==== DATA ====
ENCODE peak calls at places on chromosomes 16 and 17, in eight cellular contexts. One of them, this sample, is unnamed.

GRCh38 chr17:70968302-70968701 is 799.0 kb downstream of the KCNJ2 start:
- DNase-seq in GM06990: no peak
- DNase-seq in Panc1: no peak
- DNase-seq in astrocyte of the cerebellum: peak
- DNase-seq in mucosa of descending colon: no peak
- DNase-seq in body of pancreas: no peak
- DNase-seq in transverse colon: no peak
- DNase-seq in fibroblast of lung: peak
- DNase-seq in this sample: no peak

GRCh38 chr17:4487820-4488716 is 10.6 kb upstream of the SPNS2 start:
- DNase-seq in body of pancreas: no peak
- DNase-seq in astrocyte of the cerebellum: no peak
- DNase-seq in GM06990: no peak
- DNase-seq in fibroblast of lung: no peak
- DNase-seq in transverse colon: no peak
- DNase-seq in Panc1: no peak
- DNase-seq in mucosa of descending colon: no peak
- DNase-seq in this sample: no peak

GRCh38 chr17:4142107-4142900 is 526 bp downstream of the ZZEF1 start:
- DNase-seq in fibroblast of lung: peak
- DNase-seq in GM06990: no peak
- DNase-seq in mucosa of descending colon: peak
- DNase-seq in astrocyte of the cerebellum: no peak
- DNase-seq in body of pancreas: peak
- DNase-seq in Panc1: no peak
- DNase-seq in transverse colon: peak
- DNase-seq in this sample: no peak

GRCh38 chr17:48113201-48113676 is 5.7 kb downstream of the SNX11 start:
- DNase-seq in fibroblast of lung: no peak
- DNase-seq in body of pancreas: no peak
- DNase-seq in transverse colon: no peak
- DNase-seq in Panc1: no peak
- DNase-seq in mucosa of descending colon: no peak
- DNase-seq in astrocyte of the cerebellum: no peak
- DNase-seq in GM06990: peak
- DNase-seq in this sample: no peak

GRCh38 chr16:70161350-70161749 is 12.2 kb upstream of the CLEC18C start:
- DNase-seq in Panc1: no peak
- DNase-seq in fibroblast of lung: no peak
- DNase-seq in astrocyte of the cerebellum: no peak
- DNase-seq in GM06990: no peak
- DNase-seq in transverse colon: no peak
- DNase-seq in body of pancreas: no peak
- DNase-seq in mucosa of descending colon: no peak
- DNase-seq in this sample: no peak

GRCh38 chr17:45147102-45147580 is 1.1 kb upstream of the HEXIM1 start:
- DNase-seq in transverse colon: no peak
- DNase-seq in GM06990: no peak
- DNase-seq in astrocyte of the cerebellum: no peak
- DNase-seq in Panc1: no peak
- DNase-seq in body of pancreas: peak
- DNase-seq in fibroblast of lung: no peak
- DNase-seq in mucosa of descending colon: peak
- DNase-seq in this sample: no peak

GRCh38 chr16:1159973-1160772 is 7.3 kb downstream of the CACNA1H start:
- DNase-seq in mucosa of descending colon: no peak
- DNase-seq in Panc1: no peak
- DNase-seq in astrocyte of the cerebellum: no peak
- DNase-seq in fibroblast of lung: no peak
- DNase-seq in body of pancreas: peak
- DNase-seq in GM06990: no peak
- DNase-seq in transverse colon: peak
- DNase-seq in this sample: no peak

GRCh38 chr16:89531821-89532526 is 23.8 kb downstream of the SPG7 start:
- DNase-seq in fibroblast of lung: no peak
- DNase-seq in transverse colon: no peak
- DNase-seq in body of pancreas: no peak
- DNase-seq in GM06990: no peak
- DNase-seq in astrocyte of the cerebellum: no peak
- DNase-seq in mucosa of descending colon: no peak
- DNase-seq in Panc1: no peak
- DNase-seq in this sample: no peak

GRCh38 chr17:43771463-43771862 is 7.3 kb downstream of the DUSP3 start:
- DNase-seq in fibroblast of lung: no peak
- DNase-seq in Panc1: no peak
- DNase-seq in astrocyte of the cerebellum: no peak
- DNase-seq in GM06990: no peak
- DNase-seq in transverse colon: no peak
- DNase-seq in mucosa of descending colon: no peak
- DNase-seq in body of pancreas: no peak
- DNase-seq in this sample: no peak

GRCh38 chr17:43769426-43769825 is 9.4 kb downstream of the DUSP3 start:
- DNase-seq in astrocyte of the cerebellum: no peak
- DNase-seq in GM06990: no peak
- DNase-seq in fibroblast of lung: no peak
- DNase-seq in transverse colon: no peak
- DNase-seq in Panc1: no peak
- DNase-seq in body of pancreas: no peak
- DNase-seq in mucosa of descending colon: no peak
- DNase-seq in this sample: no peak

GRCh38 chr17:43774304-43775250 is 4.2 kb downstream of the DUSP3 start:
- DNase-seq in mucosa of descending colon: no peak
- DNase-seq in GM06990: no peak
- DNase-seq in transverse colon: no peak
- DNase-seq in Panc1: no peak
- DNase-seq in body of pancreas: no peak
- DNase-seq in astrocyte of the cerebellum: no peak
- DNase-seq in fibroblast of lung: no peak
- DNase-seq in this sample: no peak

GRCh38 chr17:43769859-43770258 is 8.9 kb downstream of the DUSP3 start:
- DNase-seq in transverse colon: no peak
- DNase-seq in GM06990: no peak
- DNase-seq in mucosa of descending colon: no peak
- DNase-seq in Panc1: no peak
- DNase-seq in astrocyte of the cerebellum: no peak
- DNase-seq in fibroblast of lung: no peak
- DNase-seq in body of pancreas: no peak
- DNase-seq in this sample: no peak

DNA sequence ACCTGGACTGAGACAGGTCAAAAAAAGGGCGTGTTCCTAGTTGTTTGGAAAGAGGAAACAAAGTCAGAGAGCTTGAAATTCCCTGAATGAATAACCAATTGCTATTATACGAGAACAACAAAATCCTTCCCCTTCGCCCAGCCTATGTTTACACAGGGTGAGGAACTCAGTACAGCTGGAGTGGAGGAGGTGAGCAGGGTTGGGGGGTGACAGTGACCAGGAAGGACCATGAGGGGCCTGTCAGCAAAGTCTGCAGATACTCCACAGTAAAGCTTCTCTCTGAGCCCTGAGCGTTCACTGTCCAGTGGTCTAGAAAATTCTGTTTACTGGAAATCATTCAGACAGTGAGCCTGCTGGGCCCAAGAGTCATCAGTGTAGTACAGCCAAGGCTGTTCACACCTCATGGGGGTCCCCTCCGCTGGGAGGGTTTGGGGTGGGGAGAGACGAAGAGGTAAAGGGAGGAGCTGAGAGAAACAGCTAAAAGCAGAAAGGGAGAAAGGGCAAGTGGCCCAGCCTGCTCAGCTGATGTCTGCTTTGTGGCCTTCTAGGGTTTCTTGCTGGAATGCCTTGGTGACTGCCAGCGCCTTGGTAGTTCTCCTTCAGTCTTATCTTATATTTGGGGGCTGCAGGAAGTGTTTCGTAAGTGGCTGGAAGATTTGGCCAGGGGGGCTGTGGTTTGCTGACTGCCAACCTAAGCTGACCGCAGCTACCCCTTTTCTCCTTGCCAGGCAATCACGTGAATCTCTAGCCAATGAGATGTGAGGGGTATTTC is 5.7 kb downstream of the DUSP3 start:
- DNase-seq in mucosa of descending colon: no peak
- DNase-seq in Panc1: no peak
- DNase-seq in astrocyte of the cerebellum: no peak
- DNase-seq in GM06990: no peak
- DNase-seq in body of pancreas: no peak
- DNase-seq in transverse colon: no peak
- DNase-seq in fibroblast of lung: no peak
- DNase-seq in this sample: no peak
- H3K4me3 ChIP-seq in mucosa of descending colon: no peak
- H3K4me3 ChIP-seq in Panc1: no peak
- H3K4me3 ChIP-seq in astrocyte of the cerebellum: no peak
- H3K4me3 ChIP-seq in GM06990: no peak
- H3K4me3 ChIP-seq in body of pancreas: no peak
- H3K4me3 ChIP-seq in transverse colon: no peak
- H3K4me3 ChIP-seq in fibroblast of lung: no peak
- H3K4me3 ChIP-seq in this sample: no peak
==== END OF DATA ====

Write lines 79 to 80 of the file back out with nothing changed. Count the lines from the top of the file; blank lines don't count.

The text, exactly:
- DNase-seq in transverse colon: no peak
- DNase-seq in mucosa of descending colon: no peak